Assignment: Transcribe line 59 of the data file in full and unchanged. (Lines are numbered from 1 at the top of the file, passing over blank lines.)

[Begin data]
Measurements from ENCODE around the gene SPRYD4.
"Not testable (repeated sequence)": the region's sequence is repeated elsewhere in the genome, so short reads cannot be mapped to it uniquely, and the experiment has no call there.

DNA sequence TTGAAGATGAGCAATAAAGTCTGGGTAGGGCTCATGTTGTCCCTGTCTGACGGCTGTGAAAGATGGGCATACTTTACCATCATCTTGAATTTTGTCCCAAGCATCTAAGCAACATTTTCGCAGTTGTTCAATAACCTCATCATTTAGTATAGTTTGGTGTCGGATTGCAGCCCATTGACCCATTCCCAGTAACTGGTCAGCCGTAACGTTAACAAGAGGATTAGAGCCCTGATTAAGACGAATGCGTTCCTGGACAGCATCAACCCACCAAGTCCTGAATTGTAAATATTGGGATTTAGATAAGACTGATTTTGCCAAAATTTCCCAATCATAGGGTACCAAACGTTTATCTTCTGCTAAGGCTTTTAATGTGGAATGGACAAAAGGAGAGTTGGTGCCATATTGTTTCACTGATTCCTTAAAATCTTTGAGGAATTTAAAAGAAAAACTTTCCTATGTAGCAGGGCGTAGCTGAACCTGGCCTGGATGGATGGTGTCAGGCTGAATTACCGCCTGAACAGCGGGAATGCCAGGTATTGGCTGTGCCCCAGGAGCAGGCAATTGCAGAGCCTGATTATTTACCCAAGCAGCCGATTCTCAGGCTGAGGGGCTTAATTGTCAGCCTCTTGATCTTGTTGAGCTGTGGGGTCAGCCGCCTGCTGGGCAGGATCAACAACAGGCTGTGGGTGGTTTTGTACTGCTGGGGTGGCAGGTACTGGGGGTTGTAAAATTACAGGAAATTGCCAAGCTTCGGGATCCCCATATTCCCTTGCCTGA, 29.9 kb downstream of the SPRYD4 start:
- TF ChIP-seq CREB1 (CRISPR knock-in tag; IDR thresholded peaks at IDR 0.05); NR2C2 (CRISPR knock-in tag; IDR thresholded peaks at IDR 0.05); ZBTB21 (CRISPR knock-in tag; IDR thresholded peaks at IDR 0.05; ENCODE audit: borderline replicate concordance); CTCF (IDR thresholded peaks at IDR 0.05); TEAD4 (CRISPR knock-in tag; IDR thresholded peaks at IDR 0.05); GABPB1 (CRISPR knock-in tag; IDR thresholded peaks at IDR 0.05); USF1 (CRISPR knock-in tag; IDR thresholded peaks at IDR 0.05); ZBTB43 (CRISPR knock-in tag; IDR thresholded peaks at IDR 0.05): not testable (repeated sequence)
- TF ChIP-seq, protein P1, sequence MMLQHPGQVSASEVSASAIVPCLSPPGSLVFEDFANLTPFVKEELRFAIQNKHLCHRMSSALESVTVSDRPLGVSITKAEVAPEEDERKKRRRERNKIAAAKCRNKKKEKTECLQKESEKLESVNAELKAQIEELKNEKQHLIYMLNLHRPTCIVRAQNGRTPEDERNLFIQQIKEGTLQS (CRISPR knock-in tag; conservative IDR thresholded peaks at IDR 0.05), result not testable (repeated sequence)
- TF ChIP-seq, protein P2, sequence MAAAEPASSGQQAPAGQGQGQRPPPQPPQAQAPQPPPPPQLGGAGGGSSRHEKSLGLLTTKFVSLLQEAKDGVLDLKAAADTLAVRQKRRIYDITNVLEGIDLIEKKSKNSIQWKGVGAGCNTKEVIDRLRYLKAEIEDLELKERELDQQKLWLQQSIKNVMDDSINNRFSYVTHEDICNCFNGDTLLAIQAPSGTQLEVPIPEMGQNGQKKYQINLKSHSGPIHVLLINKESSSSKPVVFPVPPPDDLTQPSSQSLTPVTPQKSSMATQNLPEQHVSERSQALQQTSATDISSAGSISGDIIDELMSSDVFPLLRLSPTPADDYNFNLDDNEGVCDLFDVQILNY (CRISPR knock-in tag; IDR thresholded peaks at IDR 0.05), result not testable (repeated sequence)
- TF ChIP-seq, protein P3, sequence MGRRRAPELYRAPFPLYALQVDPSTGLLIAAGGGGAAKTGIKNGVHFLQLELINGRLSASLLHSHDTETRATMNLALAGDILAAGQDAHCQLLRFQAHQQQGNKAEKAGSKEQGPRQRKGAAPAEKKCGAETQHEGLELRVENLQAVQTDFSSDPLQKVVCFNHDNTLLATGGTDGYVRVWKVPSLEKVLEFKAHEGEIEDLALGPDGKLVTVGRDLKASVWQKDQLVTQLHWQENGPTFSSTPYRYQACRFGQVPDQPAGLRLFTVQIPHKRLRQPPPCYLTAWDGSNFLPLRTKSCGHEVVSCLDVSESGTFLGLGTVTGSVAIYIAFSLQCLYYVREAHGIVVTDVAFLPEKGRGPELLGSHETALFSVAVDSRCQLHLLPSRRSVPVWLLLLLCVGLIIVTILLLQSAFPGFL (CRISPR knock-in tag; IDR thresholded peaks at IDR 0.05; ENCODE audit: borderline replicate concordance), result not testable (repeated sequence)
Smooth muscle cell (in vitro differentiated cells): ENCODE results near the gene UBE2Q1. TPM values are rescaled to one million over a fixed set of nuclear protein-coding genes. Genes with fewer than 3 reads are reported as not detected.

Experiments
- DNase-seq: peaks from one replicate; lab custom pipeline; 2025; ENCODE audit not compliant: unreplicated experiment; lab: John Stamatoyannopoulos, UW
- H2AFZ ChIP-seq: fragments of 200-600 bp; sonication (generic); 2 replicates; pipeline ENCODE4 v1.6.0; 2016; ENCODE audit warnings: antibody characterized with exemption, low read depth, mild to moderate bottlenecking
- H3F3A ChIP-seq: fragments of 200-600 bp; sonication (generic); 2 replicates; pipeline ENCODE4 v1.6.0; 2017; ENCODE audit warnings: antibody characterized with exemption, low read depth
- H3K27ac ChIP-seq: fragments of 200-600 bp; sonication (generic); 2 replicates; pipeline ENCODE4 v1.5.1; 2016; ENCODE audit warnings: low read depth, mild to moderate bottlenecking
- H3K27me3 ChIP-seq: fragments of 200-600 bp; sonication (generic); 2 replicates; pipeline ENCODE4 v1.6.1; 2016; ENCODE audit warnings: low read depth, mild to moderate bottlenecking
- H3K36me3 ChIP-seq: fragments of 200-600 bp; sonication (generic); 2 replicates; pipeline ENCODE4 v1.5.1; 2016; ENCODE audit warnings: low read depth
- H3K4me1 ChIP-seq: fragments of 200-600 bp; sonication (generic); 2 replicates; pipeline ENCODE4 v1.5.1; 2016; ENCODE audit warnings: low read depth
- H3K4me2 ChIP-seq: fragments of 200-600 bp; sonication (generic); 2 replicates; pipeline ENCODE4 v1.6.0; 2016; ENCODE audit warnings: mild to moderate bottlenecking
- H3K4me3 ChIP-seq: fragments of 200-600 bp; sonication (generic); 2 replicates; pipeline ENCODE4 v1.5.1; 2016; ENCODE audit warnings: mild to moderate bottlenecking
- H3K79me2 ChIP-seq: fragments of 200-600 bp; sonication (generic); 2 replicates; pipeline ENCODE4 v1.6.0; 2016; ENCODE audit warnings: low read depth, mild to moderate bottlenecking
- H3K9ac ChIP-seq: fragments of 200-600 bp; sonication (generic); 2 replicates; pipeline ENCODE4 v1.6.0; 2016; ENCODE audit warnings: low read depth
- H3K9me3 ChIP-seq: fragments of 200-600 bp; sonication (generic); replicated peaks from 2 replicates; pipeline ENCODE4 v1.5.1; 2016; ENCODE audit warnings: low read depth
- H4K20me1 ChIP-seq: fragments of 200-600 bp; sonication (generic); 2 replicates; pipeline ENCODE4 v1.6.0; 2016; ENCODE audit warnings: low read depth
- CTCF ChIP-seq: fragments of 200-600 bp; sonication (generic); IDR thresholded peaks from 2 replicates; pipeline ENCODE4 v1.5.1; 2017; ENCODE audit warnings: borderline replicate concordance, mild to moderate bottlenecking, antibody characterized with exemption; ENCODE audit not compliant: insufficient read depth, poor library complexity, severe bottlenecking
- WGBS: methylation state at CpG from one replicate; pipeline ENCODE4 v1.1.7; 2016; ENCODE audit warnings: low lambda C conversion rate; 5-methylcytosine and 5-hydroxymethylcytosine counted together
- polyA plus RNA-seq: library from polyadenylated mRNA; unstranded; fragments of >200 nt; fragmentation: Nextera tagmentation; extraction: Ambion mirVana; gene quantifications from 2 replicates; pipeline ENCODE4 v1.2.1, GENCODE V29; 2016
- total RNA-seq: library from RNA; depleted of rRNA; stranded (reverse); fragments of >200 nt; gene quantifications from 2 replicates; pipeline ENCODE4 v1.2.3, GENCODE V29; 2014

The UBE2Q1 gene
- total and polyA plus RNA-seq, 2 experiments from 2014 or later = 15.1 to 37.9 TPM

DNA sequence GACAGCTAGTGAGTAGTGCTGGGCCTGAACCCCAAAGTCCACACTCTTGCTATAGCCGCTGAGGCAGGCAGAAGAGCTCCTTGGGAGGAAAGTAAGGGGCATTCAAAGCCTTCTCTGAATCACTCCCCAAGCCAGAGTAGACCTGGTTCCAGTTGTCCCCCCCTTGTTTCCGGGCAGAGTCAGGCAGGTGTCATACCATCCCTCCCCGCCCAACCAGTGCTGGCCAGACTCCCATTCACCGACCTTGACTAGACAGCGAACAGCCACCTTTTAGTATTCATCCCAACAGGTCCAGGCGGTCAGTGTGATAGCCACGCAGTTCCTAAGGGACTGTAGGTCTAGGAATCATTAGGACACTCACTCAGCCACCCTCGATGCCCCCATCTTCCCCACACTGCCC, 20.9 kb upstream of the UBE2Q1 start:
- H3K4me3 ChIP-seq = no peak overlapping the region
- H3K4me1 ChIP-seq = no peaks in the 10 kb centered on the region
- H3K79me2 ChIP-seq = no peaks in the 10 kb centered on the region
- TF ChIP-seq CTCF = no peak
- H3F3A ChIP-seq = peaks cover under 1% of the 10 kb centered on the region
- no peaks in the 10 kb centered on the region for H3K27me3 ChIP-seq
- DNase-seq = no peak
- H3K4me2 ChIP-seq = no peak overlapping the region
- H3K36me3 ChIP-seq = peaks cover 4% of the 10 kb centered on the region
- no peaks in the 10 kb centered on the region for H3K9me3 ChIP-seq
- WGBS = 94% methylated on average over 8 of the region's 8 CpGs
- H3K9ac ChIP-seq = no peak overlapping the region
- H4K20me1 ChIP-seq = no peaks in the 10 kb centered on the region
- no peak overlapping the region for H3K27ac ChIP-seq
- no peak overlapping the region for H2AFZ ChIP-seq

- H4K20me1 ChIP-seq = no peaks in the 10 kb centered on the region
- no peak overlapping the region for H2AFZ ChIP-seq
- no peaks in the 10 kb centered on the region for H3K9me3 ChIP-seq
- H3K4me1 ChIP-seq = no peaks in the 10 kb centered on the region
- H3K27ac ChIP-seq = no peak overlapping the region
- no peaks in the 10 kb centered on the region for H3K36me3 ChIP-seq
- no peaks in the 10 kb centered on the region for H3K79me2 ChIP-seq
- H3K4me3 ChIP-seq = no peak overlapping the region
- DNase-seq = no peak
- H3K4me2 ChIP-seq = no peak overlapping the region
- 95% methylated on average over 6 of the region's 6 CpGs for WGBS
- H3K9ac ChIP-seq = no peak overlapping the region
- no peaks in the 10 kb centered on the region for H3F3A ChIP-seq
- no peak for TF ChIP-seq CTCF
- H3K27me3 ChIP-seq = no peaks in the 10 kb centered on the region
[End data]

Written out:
- H3K27me3 ChIP-seq = no peaks in the 10 kb centered on the region